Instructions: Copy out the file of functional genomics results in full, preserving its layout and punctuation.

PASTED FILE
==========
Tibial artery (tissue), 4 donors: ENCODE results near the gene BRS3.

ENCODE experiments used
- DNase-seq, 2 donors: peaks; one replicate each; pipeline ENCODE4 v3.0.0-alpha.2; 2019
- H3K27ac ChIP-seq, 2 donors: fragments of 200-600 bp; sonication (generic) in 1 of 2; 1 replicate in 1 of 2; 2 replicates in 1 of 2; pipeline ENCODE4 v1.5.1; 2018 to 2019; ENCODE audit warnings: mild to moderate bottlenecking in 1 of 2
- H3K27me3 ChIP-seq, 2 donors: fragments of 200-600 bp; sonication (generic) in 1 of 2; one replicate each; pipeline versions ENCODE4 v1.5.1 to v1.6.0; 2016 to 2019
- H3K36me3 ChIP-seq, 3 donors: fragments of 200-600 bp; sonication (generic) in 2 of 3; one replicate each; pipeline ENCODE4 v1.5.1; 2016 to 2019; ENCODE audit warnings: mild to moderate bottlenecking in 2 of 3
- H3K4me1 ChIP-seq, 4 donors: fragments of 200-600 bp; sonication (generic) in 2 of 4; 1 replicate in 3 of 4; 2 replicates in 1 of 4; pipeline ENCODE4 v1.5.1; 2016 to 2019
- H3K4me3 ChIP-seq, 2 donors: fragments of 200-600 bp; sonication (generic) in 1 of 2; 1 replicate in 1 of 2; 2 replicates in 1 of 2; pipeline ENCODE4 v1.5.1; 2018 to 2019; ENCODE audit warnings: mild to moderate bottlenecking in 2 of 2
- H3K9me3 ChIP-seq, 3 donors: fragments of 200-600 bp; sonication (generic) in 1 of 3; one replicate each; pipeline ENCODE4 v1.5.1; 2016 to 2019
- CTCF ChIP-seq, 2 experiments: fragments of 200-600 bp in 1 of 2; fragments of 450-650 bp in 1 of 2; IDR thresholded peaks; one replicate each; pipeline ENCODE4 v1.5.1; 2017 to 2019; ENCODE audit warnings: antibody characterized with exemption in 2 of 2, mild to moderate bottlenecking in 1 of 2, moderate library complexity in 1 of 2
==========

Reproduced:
Tibial artery (tissue), 4 donors: ENCODE results near the gene BRS3.

ENCODE experiments used
- DNase-seq, 2 donors: peaks; one replicate each; pipeline ENCODE4 v3.0.0-alpha.2; 2019
- H3K27ac ChIP-seq, 2 donors: fragments of 200-600 bp; sonication (generic) in 1 of 2; 1 replicate in 1 of 2; 2 replicates in 1 of 2; pipeline ENCODE4 v1.5.1; 2018 to 2019; ENCODE audit warnings: mild to moderate bottlenecking in 1 of 2
- H3K27me3 ChIP-seq, 2 donors: fragments of 200-600 bp; sonication (generic) in 1 of 2; one replicate each; pipeline versions ENCODE4 v1.5.1 to v1.6.0; 2016 to 2019
- H3K36me3 ChIP-seq, 3 donors: fragments of 200-600 bp; sonication (generic) in 2 of 3; one replicate each; pipeline ENCODE4 v1.5.1; 2016 to 2019; ENCODE audit warnings: mild to moderate bottlenecking in 2 of 3
- H3K4me1 ChIP-seq, 4 donors: fragments of 200-600 bp; sonication (generic) in 2 of 4; 1 replicate in 3 of 4; 2 replicates in 1 of 4; pipeline ENCODE4 v1.5.1; 2016 to 2019
- H3K4me3 ChIP-seq, 2 donors: fragments of 200-600 bp; sonication (generic) in 1 of 2; 1 replicate in 1 of 2; 2 replicates in 1 of 2; pipeline ENCODE4 v1.5.1; 2018 to 2019; ENCODE audit warnings: mild to moderate bottlenecking in 2 of 2
- H3K9me3 ChIP-seq, 3 donors: fragments of 200-600 bp; sonication (generic) in 1 of 3; one replicate each; pipeline ENCODE4 v1.5.1; 2016 to 2019
- CTCF ChIP-seq, 2 experiments: fragments of 200-600 bp in 1 of 2; fragments of 450-650 bp in 1 of 2; IDR thresholded peaks; one replicate each; pipeline ENCODE4 v1.5.1; 2017 to 2019; ENCODE audit warnings: antibody characterized with exemption in 2 of 2, mild to moderate bottlenecking in 1 of 2, moderate library complexity in 1 of 2